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ESG ratings’ big dogs may need to learn new tricks

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Aerial view of Gabonese rainforest, in Arboretum Raponda Walker, Gabon, October 11, 2021. Picture taken with a drone. REUTERS/Christophe Van Der Perre

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LONDON, Nov 23 (Reuters Breakingviews) - Providers of environmental, social and governance ratings are on notice. The International Organization of Securities Commissions on Tuesday said oversight of what has long been a notoriously opaque sector needs to improve. It’s not an immediate problem for big players like S&P Global (SPGI.N), MSCI (MSCI.N) and Moody’s (MCO.N), but still highlights a more serious medium-term threat.

IOSCO’s 56-page report ostensibly contains little to fret about. The global standards-setter wants the ESG ratings bestowed on companies to be more transparent in their data and the methodology used to spit out a grade. That may help explain how a company like Tesla (TSLA.O), for example, could be given wildly different ratings by three different providers. Still, IOSCO only sets broad recommendations: domestic regulators decide the detail.

What’s less in doubt is that the market is booming. IOSCO cites research stating that annual spending on ESG data is growing at a 20% clip and could hit $1 billion this year, as asset managers try to ensure they are investing sustainably. It is also becoming more concentrated: since 2019, S&P Global has acquired the ratings business of Switzerland’s RobecoSAM, Moody’s has bought France’s Vigeo Eiris, MSCI has snapped up Carbon Delta and Morningstar (MORN.O) now owns all of the Netherlands’ Sustainalytics.

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Yet membership of this exclusive club may not stay valuable. Right now, ESG-keen investors find it difficult to access decent data on greenhouse gas emissions and other ESG metrics because companies themselves may not know or disclose it. Subscribing to ratings or data sets from the big players makes life easier.

That could change. IOSCO’s calls for more transparency are part of a broader shift. The UK government said before COP26 that UK companies would in 2022 have to reveal climate data read more . The Glasgow conference also saw the launch of the new International Sustainability Standards Board (ISSB), which will issue guidelines for carbon disclosures. And so-called open-source platforms like OS-Climate will help clean data and make it more freely available to asset managers.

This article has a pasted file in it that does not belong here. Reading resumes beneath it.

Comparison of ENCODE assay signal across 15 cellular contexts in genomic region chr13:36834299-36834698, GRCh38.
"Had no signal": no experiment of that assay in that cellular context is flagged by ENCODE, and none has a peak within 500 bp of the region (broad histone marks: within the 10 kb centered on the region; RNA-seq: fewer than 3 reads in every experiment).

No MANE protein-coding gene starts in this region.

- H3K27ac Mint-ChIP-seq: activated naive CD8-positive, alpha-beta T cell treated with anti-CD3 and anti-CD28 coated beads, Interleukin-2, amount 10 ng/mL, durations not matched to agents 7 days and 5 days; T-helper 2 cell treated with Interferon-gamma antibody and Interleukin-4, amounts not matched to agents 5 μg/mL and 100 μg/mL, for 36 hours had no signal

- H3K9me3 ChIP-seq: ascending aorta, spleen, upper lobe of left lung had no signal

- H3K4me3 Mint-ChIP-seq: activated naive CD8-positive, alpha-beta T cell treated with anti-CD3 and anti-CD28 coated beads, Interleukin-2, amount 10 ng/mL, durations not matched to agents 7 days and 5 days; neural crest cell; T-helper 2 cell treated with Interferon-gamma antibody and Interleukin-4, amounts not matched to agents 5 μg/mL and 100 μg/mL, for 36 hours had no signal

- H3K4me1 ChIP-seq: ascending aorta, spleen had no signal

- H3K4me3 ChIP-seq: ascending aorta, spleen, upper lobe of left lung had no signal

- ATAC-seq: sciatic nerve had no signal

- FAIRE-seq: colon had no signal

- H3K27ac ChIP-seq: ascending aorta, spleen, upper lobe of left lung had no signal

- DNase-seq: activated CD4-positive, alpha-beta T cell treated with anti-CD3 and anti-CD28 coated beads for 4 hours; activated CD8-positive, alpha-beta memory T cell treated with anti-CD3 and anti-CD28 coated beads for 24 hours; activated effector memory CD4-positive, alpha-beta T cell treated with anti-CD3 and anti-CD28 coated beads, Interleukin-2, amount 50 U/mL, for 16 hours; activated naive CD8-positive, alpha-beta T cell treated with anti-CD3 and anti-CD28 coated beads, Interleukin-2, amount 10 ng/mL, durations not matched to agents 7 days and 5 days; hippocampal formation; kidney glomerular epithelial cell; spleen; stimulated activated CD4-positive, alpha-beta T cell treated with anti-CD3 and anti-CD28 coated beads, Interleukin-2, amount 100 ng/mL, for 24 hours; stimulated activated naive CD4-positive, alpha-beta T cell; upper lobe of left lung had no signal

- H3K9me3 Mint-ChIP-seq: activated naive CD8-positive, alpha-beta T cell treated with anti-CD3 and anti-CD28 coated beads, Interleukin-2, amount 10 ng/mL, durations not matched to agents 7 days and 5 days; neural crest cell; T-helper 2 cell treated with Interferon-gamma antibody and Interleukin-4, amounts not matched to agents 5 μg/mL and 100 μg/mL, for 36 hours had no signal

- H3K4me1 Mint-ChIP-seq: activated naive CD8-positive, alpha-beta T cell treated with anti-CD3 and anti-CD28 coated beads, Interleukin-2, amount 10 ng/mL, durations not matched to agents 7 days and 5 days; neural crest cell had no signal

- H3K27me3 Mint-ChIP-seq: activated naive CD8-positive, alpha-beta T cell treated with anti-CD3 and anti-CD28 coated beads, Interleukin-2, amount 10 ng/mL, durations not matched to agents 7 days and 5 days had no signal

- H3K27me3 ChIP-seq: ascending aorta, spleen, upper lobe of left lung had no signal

In an ideal world, meaningful climate data would be public and there would be little need for rating firms to interpret it. That won’t happen overnight. And even if it materialises, ESG bigwigs can still make money by advising companies on how to ensure their disclosures satisfy both the ISSB and the European Union, which has its own reporting standard for funds. But that may mean a smaller, less lucrative market.

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CONTEXT NEWS

- The International Organization of Securities Commissions on Nov. 23 announced a series of recommendations to improve the regulation of providers of environmental, social and governance ratings.

- IOSCO, which groups securities watchdogs from the United States, Europe, Asia and Latin America, published 10 recommendations for its members to apply in day-to-day work.

- Asset managers use ratings from about 160 raters, such as MSCI, S&P Global and Morningstar, to pick stocks and bonds for “green” products now popular with ethical investors, but there are no regulatory checks on how those ratings were put together.

- IOSCO said its recommendations will begin shining a light on how ratings are compiled and conflicts of interest handled in a largely unregulated business which is already worth around $1 billion and growing at 20% a year.

- Earlier this month a new global body was set up to introduce rigour into how companies make ESG-related disclosures. Until now, asset managers have relied heavily on ratings in the absence of high-quality company disclosures.

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Editing by Neil Unmack and Oliver Taslic

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